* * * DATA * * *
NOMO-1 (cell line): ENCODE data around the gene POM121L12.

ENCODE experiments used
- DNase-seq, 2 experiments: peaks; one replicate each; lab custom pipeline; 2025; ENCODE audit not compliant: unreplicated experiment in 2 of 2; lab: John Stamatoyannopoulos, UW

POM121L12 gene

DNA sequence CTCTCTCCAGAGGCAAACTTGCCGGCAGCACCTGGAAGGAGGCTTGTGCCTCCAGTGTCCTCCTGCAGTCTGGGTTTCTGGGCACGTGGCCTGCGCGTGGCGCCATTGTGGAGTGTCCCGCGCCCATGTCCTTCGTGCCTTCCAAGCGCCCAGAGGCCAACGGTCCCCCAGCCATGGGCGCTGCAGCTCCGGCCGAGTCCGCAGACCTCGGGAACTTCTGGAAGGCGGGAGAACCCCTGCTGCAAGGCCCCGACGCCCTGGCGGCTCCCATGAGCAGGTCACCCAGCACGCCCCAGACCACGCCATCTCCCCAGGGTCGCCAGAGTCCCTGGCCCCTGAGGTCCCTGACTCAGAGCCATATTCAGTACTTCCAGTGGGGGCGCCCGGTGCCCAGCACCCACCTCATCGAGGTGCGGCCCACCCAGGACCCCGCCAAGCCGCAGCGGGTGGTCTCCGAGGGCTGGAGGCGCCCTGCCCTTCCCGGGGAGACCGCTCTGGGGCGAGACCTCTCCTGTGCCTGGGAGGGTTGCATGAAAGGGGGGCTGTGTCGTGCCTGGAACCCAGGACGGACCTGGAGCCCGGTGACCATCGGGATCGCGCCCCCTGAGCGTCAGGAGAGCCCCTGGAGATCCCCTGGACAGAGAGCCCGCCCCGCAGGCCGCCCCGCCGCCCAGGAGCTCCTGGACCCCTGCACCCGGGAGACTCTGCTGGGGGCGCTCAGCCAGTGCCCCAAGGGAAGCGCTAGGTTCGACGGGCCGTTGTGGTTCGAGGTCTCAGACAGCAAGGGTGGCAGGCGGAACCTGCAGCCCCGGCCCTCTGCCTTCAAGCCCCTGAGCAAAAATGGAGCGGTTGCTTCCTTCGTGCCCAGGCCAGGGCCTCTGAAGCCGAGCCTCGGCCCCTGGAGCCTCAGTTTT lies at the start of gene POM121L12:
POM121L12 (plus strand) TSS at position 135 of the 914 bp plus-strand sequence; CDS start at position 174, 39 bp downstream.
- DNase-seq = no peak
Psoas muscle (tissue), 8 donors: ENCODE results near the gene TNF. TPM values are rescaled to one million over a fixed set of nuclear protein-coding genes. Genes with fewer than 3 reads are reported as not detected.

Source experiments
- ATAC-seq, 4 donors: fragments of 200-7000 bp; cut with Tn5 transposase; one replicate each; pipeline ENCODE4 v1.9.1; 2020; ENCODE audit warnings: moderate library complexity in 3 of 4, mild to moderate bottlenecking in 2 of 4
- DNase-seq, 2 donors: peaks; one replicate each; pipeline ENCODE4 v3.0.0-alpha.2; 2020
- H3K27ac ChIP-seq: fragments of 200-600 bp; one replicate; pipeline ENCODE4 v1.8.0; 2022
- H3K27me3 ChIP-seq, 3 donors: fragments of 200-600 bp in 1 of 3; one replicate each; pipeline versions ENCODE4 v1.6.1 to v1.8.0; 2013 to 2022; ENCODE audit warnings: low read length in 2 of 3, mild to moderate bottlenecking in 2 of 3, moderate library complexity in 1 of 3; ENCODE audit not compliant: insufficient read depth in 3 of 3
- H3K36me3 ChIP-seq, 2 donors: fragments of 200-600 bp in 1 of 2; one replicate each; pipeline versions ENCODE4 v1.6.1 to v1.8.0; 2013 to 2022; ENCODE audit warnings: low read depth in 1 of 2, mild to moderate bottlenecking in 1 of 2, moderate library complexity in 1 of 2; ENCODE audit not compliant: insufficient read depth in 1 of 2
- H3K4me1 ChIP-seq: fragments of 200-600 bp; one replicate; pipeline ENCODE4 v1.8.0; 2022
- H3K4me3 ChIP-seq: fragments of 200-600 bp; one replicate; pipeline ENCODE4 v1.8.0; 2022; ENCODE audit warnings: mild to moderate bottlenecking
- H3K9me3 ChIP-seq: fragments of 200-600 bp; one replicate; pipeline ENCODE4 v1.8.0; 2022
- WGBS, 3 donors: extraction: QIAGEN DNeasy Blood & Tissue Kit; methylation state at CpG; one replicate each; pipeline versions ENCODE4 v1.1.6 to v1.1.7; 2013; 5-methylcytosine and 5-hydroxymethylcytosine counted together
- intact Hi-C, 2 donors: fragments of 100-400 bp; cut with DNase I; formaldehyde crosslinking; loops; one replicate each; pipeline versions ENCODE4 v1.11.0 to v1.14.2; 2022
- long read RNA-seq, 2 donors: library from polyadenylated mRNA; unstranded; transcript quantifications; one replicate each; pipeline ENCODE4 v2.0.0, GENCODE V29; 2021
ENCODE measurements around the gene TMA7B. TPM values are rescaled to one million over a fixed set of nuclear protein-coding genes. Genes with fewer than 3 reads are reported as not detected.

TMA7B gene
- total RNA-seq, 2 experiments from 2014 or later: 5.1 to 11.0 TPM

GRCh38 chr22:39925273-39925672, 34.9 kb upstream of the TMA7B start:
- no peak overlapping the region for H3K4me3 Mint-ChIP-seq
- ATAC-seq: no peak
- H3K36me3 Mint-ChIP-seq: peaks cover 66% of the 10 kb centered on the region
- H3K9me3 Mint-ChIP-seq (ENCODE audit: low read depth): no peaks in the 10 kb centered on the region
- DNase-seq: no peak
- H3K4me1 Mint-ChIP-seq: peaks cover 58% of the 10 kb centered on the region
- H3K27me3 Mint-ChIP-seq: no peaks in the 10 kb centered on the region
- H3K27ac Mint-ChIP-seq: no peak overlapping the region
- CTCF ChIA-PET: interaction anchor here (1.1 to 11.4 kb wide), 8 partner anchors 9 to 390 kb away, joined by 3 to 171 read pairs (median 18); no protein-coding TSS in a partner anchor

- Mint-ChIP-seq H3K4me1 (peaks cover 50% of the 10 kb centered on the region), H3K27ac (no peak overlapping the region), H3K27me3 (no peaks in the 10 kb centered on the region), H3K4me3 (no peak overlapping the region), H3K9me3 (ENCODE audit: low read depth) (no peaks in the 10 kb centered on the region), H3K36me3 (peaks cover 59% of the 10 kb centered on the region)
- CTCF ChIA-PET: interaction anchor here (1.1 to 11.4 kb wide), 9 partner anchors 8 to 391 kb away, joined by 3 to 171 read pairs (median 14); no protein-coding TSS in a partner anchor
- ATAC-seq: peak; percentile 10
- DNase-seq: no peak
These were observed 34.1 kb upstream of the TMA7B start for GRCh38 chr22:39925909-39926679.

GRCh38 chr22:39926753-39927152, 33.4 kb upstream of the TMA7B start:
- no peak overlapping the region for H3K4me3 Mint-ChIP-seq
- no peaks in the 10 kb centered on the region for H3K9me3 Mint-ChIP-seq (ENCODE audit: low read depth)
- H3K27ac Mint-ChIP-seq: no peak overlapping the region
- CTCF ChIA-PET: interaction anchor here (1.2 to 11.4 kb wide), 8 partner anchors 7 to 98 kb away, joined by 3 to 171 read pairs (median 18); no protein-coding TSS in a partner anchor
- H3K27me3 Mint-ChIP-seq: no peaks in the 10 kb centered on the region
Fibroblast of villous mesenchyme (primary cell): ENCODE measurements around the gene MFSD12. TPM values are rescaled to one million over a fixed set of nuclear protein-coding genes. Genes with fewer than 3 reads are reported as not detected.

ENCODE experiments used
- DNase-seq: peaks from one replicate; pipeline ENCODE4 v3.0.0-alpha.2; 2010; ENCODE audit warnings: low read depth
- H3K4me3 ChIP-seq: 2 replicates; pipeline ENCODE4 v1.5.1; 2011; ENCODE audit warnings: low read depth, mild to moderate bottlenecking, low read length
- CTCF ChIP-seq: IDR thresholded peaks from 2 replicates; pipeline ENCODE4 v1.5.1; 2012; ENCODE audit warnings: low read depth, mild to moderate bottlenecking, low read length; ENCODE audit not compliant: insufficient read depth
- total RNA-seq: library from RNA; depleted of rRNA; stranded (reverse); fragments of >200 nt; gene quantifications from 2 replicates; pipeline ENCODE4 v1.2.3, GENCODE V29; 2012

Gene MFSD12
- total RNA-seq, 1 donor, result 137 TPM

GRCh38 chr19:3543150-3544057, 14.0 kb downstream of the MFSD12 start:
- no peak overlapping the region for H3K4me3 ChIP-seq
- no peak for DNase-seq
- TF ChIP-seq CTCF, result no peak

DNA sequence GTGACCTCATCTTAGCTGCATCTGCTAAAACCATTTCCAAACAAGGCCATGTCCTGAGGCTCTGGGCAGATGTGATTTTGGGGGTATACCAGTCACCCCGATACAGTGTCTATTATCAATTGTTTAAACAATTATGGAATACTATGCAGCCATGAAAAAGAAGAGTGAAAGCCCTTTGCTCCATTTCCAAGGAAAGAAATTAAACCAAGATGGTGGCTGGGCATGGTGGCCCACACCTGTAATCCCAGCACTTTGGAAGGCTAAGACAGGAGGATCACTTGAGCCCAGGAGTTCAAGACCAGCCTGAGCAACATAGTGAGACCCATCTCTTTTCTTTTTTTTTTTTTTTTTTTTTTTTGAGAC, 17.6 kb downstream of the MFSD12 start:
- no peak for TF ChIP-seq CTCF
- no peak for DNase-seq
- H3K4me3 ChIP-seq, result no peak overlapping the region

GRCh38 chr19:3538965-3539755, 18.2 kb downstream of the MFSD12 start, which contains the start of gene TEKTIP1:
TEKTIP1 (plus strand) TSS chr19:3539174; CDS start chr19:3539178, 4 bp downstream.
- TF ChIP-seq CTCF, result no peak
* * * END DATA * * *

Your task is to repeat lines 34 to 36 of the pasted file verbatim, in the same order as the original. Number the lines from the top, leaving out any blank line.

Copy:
- Mint-ChIP-seq H3K4me1 (peaks cover 50% of the 10 kb centered on the region), H3K27ac (no peak overlapping the region), H3K27me3 (no peaks in the 10 kb centered on the region), H3K4me3 (no peak overlapping the region), H3K9me3 (ENCODE audit: low read depth) (no peaks in the 10 kb centered on the region), H3K36me3 (peaks cover 59% of the 10 kb centered on the region)
- CTCF ChIA-PET: interaction anchor here (1.1 to 11.4 kb wide), 9 partner anchors 8 to 391 kb away, joined by 3 to 171 read pairs (median 14); no protein-coding TSS in a partner anchor
- ATAC-seq: peak; percentile 10